Hull Types & Engine Drives

Key Teaching Points:

  • Types of hulls - pros and cons
  • Types of engine drive - pros and cons

Jet drive: 

Able to access shallow water,

Improved shallow water operations, no propellor risks. Positions of engine and drive unit similar to an outdrive. Good weight distribution. 

The intake grill can become clogged with debris. 

HIgher speed before the onset of cavitation, because of the raised internal dynamic pressure.

Shaft Drive:

Engine generally positioned further forward aiding weight distribution. 

Rudder is used to steer the boat using thrust from the propeller. 

Outboard:

Self contained unit, easily removed/serviced. Effective trim and tilt systems. 

Outdrive (Z-drive):

Engine inboard allowing good weight distribution but with the advantages of an outdrive leg, allowing effective trim and tilt systems. The engine is protected and can be serviced whilst the boat is afloat.


Hull types & Engine drives Flash Cards

Set contains illustrations of: 

  • Outboard engine
  • Inboard engine
  • Jet drive engine
  • Outdrive engine
  • Cathedral hull
  • Displacement hull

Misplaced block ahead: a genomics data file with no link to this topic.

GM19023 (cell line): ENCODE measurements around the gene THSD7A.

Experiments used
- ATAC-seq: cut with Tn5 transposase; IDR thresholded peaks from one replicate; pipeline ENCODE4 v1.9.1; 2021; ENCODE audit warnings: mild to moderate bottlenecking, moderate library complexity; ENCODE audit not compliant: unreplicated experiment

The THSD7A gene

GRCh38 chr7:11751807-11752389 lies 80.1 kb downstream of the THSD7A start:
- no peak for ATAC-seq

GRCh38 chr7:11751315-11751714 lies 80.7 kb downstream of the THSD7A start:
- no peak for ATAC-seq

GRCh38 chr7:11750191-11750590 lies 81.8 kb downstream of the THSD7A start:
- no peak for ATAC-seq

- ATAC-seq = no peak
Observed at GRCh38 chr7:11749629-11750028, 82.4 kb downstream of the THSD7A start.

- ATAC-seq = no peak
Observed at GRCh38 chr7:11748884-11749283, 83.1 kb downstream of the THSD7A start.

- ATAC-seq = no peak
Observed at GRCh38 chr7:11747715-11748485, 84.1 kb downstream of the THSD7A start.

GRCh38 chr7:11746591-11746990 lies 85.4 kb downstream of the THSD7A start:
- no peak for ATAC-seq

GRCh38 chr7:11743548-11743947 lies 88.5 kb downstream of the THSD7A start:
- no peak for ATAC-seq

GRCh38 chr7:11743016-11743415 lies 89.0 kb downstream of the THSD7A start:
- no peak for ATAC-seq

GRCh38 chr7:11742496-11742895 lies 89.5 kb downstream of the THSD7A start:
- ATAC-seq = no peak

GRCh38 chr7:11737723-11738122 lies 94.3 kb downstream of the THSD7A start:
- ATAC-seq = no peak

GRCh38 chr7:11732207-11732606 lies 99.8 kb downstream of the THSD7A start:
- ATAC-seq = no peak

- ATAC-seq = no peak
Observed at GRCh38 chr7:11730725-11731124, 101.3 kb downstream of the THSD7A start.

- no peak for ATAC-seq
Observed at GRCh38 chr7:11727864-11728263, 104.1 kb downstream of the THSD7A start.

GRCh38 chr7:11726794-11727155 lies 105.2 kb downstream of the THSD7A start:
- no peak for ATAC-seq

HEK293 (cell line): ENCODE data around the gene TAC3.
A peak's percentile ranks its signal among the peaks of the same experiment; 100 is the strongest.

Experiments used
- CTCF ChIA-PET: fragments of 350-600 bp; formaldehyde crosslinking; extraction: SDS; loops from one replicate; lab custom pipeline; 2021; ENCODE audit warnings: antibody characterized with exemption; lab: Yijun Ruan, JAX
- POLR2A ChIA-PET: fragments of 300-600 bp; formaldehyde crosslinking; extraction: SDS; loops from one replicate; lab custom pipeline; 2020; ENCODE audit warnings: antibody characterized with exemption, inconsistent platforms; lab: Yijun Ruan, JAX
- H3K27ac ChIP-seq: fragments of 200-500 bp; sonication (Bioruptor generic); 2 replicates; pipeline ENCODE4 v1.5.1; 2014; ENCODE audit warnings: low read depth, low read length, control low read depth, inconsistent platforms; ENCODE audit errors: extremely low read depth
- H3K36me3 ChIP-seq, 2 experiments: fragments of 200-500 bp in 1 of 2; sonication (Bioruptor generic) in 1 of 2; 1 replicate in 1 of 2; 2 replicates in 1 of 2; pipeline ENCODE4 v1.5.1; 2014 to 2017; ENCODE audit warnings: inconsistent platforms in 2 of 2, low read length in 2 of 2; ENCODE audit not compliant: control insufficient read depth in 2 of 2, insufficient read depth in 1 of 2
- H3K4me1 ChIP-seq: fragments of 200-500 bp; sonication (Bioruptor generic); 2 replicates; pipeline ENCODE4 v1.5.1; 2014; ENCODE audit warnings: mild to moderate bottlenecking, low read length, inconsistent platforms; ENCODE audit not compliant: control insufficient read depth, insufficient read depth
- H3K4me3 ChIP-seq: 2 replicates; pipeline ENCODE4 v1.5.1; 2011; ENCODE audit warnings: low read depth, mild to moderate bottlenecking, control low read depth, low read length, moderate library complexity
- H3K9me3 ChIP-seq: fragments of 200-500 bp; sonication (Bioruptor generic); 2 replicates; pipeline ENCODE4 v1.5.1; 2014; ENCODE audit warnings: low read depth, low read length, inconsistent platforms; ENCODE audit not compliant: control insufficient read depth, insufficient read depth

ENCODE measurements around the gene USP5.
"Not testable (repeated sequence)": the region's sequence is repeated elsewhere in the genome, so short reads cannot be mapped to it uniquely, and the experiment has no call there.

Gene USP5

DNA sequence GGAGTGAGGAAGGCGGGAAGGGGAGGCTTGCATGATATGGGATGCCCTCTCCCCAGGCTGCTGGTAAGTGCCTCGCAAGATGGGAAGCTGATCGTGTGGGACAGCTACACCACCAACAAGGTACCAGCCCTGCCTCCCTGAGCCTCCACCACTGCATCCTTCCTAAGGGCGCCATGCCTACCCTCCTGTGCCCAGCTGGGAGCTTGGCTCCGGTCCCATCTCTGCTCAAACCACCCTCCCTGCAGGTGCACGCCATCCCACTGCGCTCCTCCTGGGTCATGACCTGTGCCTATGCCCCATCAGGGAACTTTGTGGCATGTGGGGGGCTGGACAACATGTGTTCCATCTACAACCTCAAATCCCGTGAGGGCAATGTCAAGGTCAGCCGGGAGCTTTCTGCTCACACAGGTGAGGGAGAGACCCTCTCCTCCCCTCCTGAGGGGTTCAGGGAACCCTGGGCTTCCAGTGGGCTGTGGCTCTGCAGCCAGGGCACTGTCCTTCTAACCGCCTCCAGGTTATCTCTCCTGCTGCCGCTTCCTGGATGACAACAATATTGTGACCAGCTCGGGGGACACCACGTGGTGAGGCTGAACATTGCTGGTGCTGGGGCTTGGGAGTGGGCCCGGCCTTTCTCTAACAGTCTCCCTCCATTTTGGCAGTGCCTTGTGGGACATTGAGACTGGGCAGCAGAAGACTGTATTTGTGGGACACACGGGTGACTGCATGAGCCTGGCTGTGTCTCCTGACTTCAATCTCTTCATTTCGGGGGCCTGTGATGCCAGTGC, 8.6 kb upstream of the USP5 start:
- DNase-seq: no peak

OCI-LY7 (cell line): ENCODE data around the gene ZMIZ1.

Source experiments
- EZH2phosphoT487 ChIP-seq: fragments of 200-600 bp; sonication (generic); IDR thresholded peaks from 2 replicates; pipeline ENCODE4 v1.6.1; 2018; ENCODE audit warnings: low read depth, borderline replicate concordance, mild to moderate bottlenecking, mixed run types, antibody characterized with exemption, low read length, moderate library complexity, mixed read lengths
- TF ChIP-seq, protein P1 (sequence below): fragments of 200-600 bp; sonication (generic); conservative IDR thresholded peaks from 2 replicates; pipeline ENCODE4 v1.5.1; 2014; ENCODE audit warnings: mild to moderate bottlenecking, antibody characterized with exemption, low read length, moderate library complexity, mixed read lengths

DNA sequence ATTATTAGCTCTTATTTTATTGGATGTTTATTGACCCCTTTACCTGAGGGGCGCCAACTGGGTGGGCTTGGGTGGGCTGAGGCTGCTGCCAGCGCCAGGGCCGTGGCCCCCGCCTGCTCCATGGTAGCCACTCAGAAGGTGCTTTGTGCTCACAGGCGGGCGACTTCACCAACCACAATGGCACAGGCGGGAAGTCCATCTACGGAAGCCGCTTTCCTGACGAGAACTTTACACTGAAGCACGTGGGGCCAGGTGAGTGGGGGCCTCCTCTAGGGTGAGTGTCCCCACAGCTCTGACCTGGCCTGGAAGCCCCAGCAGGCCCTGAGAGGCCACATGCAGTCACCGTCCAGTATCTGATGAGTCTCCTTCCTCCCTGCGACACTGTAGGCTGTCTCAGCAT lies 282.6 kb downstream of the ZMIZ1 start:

• Catamaran jull
  • Vee hull

Number of cards in pack: 8

Size: Postcard

Description: Single sided full colour illustration on high quality card, the perfect teaching resource for powerboat instructors. Reverse of card has blank area for personal / teaching notes & prompts. 

£5.00

  • Available
  • Shipping Time: 1-3 days1

 Vee:

Cuts through waves, good in rougher conditions. Less internal space.

 

 Catamaran:

Excellent stability and load carrying. Less power required due to a smaller surface area in contact with the water. 

 Displacement:

Pushes through water, slow, very seaworthy. Good load carriers. Can roll heavily in rougher waters.

Cathedral (dory):

Planes quickly/easily. Slams in waves. Very stable. Good deck area.